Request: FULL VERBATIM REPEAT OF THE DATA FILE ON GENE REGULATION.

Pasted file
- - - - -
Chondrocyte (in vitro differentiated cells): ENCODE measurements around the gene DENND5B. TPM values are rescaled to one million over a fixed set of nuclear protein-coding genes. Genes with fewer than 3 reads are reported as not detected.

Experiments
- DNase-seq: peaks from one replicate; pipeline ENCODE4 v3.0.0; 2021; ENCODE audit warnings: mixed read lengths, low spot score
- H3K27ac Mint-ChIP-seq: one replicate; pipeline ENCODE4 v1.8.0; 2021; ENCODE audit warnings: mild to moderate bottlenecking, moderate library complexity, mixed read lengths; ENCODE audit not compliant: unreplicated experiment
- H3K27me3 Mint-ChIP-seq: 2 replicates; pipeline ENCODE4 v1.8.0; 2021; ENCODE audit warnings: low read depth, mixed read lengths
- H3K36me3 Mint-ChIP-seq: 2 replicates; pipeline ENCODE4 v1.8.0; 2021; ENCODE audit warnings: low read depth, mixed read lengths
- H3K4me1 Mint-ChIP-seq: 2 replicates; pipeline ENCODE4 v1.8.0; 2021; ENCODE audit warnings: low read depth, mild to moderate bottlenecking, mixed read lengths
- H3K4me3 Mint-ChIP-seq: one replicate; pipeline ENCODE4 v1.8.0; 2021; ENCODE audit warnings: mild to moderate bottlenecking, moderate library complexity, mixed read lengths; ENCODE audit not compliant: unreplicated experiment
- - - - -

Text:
Chondrocyte (in vitro differentiated cells): ENCODE measurements around the gene DENND5B. TPM values are rescaled to one million over a fixed set of nuclear protein-coding genes. Genes with fewer than 3 reads are reported as not detected.

Experiments
- DNase-seq: peaks from one replicate; pipeline ENCODE4 v3.0.0; 2021; ENCODE audit warnings: mixed read lengths, low spot score
- H3K27ac Mint-ChIP-seq: one replicate; pipeline ENCODE4 v1.8.0; 2021; ENCODE audit warnings: mild to moderate bottlenecking, moderate library complexity, mixed read lengths; ENCODE audit not compliant: unreplicated experiment
- H3K27me3 Mint-ChIP-seq: 2 replicates; pipeline ENCODE4 v1.8.0; 2021; ENCODE audit warnings: low read depth, mixed read lengths
- H3K36me3 Mint-ChIP-seq: 2 replicates; pipeline ENCODE4 v1.8.0; 2021; ENCODE audit warnings: low read depth, mixed read lengths
- H3K4me1 Mint-ChIP-seq: 2 replicates; pipeline ENCODE4 v1.8.0; 2021; ENCODE audit warnings: low read depth, mild to moderate bottlenecking, mixed read lengths
- H3K4me3 Mint-ChIP-seq: one replicate; pipeline ENCODE4 v1.8.0; 2021; ENCODE audit warnings: mild to moderate bottlenecking, moderate library complexity, mixed read lengths; ENCODE audit not compliant: unreplicated experiment